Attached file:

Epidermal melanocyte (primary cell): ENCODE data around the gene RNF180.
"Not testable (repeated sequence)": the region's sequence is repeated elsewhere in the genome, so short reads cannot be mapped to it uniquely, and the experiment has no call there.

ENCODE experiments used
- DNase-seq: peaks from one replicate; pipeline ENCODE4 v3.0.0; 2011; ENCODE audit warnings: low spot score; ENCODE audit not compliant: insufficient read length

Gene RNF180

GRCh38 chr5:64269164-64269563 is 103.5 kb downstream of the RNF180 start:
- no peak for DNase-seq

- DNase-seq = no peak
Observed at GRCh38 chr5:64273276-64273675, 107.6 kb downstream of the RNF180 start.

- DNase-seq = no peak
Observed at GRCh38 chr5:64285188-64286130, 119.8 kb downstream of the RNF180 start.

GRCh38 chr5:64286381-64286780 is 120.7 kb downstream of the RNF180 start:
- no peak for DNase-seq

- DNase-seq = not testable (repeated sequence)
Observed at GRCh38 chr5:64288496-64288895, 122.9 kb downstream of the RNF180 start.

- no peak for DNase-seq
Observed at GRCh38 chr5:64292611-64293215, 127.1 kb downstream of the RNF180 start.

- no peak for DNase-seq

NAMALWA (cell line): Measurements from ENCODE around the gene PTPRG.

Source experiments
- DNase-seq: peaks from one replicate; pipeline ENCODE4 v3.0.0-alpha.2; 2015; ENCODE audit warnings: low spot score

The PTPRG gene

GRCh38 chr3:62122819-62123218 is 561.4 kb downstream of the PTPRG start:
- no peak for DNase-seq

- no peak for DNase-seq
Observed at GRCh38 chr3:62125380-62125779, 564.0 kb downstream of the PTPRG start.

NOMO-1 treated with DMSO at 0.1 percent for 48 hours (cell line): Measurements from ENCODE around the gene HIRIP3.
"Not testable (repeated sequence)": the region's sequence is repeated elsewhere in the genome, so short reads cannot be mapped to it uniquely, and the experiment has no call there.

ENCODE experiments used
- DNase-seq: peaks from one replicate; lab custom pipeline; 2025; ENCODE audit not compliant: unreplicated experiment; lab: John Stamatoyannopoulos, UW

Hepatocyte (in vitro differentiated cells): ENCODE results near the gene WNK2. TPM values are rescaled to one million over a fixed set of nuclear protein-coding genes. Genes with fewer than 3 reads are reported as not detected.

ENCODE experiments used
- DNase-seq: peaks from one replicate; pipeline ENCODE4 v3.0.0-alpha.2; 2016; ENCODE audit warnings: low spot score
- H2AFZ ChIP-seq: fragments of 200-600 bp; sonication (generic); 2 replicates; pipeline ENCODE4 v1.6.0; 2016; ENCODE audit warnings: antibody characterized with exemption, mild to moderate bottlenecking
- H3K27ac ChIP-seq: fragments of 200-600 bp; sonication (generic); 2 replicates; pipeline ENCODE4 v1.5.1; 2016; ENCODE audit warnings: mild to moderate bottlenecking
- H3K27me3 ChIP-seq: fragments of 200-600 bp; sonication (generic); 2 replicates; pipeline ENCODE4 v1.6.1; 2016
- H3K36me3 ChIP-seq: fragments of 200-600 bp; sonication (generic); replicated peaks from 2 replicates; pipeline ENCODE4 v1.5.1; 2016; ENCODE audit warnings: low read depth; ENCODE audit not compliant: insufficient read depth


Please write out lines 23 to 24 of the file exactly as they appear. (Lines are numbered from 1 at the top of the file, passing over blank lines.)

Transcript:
GRCh38 chr3:62122819-62123218 is 561.4 kb downstream of the PTPRG start:
- no peak for DNase-seq